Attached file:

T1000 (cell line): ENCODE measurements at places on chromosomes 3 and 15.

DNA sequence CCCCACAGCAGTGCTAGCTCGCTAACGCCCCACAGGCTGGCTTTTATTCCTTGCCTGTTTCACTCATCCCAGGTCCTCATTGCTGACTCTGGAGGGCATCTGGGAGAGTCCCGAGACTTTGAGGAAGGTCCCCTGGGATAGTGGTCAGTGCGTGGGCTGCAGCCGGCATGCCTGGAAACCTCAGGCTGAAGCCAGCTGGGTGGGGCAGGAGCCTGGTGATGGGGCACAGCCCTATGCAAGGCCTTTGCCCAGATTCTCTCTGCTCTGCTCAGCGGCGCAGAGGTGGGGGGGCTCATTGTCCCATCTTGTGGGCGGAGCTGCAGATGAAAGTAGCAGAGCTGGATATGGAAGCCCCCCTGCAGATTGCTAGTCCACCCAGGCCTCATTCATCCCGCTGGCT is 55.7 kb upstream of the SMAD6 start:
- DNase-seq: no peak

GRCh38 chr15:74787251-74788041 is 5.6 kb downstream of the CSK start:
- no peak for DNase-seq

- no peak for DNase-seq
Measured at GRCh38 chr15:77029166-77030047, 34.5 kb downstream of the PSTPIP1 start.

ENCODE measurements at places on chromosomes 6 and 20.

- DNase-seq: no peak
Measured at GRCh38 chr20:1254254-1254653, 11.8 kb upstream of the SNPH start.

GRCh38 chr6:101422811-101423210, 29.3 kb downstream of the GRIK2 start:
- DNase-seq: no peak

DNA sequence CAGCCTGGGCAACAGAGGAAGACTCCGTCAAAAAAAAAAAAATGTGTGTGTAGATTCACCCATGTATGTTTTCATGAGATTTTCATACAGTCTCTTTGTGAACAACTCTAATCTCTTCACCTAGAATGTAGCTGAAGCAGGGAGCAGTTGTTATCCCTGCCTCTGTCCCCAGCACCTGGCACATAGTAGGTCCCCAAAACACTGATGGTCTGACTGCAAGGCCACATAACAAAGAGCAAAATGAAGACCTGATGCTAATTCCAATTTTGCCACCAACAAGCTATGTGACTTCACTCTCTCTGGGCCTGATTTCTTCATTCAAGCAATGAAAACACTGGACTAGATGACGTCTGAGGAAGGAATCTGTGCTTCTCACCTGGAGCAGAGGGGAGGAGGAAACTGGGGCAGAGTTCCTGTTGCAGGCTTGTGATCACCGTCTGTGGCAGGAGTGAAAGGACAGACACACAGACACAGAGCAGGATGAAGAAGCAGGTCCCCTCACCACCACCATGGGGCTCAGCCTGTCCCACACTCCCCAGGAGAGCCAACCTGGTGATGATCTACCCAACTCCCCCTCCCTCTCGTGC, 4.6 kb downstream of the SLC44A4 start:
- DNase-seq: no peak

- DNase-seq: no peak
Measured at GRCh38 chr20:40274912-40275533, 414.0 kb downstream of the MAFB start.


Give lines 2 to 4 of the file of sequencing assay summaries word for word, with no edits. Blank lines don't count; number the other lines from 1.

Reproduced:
DNA sequence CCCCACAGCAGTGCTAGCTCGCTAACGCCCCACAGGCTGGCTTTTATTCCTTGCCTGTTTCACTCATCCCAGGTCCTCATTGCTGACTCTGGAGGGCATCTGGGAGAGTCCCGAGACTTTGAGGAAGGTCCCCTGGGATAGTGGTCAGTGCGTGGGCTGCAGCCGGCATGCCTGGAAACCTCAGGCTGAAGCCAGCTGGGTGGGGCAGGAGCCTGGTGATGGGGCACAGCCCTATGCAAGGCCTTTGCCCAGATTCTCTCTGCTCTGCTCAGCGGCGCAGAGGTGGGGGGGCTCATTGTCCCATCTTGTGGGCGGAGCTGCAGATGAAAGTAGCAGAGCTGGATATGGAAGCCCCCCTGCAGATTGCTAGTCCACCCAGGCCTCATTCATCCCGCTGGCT is 55.7 kb upstream of the SMAD6 start:
- DNase-seq: no peak

GRCh38 chr15:74787251-74788041 is 5.6 kb downstream of the CSK start: